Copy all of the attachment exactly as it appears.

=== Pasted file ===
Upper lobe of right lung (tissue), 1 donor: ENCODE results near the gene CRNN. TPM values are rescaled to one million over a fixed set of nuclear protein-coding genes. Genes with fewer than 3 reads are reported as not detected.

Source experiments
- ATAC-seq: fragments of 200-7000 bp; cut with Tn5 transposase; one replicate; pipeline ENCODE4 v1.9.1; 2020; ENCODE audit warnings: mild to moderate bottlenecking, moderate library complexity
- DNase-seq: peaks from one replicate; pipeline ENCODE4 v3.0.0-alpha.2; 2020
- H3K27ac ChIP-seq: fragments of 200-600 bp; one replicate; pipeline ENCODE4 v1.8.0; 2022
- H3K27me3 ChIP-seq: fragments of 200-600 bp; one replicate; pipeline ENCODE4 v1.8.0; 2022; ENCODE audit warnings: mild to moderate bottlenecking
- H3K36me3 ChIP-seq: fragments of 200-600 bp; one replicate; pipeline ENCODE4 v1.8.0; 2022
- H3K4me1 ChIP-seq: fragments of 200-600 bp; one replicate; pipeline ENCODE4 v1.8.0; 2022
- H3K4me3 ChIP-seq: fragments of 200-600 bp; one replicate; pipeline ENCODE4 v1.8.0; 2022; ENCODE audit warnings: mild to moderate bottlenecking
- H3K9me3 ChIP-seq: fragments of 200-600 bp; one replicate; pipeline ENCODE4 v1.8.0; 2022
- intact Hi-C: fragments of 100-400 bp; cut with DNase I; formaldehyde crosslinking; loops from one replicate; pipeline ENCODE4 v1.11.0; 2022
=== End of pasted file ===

Upper lobe of right lung (tissue), 1 donor: ENCODE results near the gene CRNN. TPM values are rescaled to one million over a fixed set of nuclear protein-coding genes. Genes with fewer than 3 reads are reported as not detected.

Source experiments
- ATAC-seq: fragments of 200-7000 bp; cut with Tn5 transposase; one replicate; pipeline ENCODE4 v1.9.1; 2020; ENCODE audit warnings: mild to moderate bottlenecking, moderate library complexity
- DNase-seq: peaks from one replicate; pipeline ENCODE4 v3.0.0-alpha.2; 2020
- H3K27ac ChIP-seq: fragments of 200-600 bp; one replicate; pipeline ENCODE4 v1.8.0; 2022
- H3K27me3 ChIP-seq: fragments of 200-600 bp; one replicate; pipeline ENCODE4 v1.8.0; 2022; ENCODE audit warnings: mild to moderate bottlenecking
- H3K36me3 ChIP-seq: fragments of 200-600 bp; one replicate; pipeline ENCODE4 v1.8.0; 2022
- H3K4me1 ChIP-seq: fragments of 200-600 bp; one replicate; pipeline ENCODE4 v1.8.0; 2022
- H3K4me3 ChIP-seq: fragments of 200-600 bp; one replicate; pipeline ENCODE4 v1.8.0; 2022; ENCODE audit warnings: mild to moderate bottlenecking
- H3K9me3 ChIP-seq: fragments of 200-600 bp; one replicate; pipeline ENCODE4 v1.8.0; 2022
- intact Hi-C: fragments of 100-400 bp; cut with DNase I; formaldehyde crosslinking; loops from one replicate; pipeline ENCODE4 v1.11.0; 2022